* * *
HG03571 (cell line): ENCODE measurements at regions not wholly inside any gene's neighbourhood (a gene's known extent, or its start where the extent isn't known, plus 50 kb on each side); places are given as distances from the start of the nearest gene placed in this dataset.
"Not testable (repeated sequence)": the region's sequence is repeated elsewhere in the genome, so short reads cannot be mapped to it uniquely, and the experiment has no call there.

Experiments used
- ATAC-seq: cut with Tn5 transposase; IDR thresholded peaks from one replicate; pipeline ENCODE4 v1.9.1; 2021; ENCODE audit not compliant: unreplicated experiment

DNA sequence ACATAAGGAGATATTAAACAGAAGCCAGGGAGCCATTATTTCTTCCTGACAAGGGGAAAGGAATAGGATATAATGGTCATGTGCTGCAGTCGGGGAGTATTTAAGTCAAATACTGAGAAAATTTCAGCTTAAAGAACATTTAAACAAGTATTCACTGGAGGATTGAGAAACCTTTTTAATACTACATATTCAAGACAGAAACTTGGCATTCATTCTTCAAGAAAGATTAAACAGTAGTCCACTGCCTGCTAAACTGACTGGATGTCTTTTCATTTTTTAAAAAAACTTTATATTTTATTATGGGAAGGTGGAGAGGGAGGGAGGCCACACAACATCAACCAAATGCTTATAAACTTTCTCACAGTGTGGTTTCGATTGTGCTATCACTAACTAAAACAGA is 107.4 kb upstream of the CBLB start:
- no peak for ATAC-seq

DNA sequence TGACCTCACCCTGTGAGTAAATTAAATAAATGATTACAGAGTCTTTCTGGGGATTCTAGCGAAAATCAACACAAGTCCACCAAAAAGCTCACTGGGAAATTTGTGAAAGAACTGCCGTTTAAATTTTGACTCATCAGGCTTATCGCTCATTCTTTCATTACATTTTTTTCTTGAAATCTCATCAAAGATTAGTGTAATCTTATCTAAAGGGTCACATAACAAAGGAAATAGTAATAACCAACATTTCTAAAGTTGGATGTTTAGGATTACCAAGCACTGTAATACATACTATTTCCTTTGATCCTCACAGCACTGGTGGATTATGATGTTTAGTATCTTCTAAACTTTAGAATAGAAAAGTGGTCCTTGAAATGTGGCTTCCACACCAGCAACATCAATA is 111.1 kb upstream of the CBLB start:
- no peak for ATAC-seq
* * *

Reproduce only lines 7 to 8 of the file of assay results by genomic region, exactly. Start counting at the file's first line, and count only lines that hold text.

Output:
DNA sequence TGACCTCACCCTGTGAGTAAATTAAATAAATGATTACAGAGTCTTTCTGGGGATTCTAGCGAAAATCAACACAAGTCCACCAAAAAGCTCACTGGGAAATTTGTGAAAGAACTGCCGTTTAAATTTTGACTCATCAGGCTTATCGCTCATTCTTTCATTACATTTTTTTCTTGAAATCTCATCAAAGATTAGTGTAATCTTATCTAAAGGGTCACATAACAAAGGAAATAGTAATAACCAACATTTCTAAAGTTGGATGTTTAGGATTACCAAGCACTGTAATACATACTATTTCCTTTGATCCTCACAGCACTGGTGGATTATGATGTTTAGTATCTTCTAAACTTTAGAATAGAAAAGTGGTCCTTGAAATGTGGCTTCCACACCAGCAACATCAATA is 111.1 kb upstream of the CBLB start:
- no peak for ATAC-seq